The 2013 season is just a little over two weeks old and the Philadelphia Flyers are already reeling.
Philly has won just three of its first nine games and has been plagued by tremendous inconsistency through the season's opening weeks.
The Flyers have suffered injuries to two key forwards (Scott Hartnell and Wayne Simmonds) and an already thin blue line is now without Andrej Meszaros. The team's offense has been feast or famine so far, and the special teams have really struggled out of the gate.
There's still a lot of season left, but here are three key weaknesses the Flyers must address during the 2013 campaign.
If one thing is apparent at the start of the 2013 season, it's that the Flyers have serious consistency issues in the goal-scoring department.
Philadelphia has scored just 21 goals through its first nine games and managed 12 of those total tallies in a 7-1 victory over the Florida Panthers and a 5-3 win over the Carolina Hurricanes last weekend.
Otherwise, the Flyers have registered two or fewer goals in each of the team's remaining seven outings. What's more, Philly has already been shut out once and tallied just a single goal in three other contests.
The loss of Hartnell, the team's leading goal scorer from a season ago, really hurts. And more bad news came Saturday when Wayne Simmonds, who notched a season-high 28 goals last year, was an injured scratch after suffering a concussion in last Friday's setback to the Washington Capitals.
The Flyers began a youth movement a season ago when youngsters Brayden Schenn, Sean Couturier and Matt Read became regular contributors but it's possible Philadelphia is too reliant on its young core to contribute too much too soon.
Philly's goal-scoring woes are certainly exacerbated by the injuries to Hartnell and Simmonds but it simply reiterates the reality that the Flyers are lacking the proven goal scorers it will take to compete in the ultra-competitive Eastern Conference.
Philadelphia shouldn't mortgage its future to acquire the goal scorers necessary to compete now but don't be surprised if GM Paul Holmgren pulls the trigger on a deal in the coming weeks to bolster this team's slumping offense.
Many believed the Flyers had issues on defense heading into the 2013 season. Now that the lockout-shortened campaign has begun, those beliefs have become reality.
Philadelphia made a nice addition on the back end just before the season started when the club brought in Kurtis Foster but took a big hit when Meszaros suffered a left shoulder injury in just the team's fourth game of the season. That forced Philly to bring Andreas Lilja back to the big club and brought to light the lack of defensive depth on the team's current roster.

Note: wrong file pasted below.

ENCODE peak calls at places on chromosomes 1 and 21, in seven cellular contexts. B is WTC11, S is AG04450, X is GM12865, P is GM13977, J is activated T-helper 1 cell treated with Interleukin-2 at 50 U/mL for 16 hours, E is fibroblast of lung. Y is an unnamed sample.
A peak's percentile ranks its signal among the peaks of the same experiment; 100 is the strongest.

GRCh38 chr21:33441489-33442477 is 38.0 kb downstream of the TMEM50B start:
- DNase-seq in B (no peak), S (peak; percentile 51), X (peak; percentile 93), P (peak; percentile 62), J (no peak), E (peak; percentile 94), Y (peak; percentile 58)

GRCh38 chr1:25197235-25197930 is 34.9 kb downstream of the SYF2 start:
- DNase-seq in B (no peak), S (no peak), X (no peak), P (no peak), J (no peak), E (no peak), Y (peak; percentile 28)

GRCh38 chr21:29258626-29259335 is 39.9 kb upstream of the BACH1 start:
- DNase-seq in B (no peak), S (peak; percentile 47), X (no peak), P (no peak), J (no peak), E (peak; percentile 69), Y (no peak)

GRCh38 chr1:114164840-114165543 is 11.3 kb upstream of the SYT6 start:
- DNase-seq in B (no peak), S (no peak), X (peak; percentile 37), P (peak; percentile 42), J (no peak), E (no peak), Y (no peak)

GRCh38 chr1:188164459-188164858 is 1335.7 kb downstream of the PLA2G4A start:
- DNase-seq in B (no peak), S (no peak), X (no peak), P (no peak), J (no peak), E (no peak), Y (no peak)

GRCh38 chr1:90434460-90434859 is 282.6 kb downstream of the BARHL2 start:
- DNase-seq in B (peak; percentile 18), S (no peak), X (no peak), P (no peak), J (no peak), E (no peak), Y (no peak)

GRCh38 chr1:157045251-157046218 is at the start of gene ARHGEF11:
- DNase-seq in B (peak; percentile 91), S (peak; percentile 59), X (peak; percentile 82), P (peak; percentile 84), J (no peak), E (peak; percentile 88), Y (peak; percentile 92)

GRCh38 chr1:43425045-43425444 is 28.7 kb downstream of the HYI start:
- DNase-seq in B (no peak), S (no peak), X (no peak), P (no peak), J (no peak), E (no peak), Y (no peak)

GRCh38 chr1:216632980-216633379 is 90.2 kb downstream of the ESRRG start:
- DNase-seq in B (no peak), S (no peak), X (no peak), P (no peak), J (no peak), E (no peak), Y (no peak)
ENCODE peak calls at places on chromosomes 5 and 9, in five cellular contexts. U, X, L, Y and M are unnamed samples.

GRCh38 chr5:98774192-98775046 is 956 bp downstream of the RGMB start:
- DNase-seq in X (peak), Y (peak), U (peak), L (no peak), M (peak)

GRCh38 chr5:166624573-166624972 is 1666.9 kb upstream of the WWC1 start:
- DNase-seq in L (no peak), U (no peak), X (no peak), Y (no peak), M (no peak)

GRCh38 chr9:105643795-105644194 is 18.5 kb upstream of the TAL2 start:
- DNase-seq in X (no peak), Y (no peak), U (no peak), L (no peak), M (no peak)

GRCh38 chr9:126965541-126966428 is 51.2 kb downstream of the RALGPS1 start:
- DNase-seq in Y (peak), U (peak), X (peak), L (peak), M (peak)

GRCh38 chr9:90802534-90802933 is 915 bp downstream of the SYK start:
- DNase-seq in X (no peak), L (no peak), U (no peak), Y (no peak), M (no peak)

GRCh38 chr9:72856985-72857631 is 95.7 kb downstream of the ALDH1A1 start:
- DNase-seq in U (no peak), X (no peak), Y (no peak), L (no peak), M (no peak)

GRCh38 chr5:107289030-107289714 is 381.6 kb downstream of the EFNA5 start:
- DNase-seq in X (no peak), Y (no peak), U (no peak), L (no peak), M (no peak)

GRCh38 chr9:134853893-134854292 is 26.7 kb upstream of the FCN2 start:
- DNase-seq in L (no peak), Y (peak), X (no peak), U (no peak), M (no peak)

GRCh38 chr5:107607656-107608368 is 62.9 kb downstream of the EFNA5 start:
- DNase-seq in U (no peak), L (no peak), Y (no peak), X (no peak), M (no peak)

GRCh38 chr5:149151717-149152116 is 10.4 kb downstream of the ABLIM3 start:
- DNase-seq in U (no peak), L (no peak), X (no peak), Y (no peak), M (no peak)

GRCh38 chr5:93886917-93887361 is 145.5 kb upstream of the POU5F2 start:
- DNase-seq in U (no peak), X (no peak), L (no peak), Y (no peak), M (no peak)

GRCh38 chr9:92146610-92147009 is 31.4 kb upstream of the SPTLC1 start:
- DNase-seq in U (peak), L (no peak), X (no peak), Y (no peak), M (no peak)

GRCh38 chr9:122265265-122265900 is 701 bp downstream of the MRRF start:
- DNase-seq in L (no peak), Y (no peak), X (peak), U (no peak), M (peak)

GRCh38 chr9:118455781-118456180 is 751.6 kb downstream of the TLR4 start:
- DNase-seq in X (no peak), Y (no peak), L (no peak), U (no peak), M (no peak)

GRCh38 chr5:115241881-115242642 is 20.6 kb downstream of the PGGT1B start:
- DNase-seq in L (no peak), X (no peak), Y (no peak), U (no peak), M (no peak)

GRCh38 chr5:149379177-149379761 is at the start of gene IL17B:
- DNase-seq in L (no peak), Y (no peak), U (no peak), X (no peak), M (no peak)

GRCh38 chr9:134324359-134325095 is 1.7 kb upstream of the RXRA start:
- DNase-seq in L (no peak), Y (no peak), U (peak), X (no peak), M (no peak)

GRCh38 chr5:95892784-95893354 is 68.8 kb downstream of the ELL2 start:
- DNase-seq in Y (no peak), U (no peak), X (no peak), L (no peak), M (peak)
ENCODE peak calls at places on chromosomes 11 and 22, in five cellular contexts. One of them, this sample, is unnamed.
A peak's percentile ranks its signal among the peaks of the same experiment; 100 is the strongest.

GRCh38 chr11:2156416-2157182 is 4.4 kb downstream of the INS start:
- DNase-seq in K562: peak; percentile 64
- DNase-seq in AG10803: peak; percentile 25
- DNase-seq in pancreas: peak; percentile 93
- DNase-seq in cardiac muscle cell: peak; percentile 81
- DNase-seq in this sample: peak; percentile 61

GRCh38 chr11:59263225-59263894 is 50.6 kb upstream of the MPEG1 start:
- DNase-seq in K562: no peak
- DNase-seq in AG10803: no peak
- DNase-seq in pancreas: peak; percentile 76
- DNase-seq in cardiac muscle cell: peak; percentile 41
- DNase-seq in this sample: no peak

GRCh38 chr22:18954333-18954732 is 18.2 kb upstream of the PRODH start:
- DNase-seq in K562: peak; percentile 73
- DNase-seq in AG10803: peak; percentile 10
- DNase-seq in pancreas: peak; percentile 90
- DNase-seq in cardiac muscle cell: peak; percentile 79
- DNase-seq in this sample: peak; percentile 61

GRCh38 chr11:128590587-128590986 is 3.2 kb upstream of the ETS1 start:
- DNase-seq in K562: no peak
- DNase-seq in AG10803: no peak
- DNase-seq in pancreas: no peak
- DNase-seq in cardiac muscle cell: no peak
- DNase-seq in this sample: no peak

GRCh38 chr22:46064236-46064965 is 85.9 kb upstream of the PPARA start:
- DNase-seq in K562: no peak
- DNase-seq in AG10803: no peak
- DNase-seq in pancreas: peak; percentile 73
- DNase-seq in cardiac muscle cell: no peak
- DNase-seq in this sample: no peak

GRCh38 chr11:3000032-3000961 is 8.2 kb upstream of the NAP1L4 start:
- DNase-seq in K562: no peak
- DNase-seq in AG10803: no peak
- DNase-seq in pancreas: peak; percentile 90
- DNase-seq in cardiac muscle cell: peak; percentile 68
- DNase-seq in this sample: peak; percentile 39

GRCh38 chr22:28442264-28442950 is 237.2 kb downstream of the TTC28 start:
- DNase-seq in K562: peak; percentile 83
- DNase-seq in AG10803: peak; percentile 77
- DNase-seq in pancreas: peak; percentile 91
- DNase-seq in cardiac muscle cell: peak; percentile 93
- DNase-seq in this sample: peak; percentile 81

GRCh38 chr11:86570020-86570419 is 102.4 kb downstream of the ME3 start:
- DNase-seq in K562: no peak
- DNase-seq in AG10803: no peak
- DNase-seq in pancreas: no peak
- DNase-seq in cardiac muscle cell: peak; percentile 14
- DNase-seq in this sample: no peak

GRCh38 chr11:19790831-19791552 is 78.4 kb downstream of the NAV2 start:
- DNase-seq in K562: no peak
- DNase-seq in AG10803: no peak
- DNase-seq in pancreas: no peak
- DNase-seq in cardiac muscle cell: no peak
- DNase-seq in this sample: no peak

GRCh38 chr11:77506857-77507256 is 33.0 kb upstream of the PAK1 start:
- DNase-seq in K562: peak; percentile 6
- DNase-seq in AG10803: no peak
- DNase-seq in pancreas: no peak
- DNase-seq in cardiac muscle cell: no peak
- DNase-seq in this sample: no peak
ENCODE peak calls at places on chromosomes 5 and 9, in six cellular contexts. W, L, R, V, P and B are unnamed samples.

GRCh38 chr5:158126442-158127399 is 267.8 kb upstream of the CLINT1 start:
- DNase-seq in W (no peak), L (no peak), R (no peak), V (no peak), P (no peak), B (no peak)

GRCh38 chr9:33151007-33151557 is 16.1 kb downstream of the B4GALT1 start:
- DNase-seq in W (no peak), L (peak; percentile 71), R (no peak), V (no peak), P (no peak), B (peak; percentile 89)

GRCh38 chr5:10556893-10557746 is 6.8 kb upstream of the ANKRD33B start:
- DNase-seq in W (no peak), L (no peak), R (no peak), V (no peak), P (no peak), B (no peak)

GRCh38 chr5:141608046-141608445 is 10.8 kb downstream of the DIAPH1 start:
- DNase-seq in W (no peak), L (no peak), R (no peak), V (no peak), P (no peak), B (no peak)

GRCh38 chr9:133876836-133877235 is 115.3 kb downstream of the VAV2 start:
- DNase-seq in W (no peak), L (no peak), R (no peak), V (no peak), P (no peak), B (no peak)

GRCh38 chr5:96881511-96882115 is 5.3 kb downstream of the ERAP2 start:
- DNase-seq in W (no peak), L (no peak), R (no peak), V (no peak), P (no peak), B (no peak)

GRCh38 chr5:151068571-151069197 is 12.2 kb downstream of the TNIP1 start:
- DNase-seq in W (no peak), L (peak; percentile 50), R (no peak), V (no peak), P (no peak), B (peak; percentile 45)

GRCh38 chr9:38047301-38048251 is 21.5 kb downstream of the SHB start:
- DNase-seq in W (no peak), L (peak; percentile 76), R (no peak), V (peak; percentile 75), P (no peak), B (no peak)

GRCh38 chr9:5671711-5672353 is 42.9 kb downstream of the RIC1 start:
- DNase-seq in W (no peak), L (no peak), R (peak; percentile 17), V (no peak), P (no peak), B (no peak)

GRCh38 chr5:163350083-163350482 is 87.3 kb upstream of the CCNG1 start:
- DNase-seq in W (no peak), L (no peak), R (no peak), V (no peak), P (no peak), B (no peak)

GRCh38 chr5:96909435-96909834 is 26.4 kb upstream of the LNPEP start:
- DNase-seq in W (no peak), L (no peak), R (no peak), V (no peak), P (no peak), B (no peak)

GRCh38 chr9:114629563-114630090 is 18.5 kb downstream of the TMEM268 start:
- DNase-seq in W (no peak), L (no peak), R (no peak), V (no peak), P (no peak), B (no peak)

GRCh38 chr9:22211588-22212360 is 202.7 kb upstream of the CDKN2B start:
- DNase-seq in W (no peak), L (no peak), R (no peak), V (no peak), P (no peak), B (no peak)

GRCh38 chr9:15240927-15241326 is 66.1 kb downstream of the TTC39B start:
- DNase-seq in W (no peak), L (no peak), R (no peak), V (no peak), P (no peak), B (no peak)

The good news for the Flyers is the answer may already exist in house. Youngsters Brandon Manning and Olivier Lauridsen are both cutting their teeth with the Adirondack Phantoms in the American Hockey League (AHL) and there's a chance Erik Gustafsson could return to the Orange and Black when he's healthy.
Those are some young question marks though for a team that will see Kimmo Timonen become a free agent at season's end and is likely facing either early retirement or a long-term injured reserve stint for Chris Pronger.
If Philly's current woes continue, it would behoove the Flyers to test some of its young blueliners this season to see if those young question marks become answers or simply present more questions on an already suspect back end.
Arguably the biggest surprise for the Flyers at the start of the 2013 season has been the outstanding play of enigmatic netminder Ilya Bryzgalov.
It's not at all unreasonable to say that Bryzgalov has been Philly's best player.
He's only won three games so far, but that's been more so due to a lack of goal support than anything else. The nine-year pro has compiled a 2.40 goals-against average coupled with a .920 save percentage and has already registered three 30-plus save performances.
And yet because it's Philadelphia, there must always be questions in goal.
This year those questions seem to center around Bryzgalov's backup and the secondary goaltending option in Philadelphia.
Veteran Michael Leighton was inked to a one-year deal on the first day of free agency last summer, which many believed was simply a filler until the Flyers found their true backup to Bryzgalov for this year.
But seven months after that signing, Leighton is still with Philadelphia and looked terribly shaky in his only start of the season so far. In a dismal 5-1 loss to the Tampa Bay Lightning, Leighton recorded just 21 saves on 26 shots and looked like a shell of the goaltender that saved Philly's season during the 2009-10 campaign.
The shortened 48-game season coupled with Bryzgalov's solid play helps to diminish the immediate need to address the role of backup goaltender. But the reality is this should be a serious area of concern for Philadelphia.
As Flyers' fans know, Bryzgalov isn't exactly known as the most consistent netminder the game has ever seen and in a traditional 82-game season, a team's starting goaltender will need considerably more rest and nights off than Bryzgalov will need this year.
It's a weakness that doesn't have to be addressed today but is one the Orange and Black will have to deal with sooner rather than later.